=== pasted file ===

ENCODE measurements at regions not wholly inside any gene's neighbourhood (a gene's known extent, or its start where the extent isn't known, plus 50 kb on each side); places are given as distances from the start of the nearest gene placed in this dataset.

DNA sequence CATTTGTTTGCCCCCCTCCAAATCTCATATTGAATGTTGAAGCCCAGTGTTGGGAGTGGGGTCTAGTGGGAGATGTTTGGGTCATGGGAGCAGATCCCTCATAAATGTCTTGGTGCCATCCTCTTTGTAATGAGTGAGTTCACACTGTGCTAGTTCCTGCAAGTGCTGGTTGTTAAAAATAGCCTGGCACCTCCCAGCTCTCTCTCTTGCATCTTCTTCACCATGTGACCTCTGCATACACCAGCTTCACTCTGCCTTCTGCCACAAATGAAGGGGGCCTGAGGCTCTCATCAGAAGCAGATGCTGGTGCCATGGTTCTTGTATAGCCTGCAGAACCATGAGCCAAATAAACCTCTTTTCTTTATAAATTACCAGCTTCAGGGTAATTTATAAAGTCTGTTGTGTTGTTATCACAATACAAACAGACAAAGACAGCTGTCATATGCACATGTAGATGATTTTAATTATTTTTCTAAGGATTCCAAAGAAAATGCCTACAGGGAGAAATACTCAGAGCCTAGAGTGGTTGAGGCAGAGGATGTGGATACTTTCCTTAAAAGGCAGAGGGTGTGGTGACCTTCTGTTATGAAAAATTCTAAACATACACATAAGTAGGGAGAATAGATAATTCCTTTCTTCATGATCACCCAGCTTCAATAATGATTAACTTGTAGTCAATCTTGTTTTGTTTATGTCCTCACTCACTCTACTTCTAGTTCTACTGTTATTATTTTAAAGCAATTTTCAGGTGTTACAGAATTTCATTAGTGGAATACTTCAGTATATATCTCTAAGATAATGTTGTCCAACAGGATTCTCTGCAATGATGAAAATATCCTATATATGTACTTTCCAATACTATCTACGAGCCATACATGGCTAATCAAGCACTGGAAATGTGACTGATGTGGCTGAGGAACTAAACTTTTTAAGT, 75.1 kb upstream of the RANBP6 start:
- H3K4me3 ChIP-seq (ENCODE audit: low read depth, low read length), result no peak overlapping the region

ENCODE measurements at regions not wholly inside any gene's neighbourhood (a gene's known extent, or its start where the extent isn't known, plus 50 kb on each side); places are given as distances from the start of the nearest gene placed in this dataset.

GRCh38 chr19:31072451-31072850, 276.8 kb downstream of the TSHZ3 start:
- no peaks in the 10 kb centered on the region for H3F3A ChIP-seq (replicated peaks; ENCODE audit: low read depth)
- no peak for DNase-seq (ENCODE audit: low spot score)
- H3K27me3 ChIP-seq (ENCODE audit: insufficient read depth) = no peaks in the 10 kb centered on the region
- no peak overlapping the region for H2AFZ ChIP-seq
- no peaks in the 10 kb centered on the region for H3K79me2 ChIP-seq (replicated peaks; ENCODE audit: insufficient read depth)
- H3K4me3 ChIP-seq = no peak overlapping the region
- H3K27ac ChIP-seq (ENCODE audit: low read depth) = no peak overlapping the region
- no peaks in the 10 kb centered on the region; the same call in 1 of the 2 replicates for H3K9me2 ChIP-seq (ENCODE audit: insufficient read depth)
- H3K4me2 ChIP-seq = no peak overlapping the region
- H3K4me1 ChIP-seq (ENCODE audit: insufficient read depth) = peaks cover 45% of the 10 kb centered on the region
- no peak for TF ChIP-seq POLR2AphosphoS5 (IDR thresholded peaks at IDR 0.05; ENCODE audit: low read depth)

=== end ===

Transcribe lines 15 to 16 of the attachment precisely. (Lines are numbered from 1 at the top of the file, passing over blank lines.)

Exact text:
- H3K4me1 ChIP-seq (ENCODE audit: insufficient read depth) = peaks cover 45% of the 10 kb centered on the region
- no peak for TF ChIP-seq POLR2AphosphoS5 (IDR thresholded peaks at IDR 0.05; ENCODE audit: low read depth)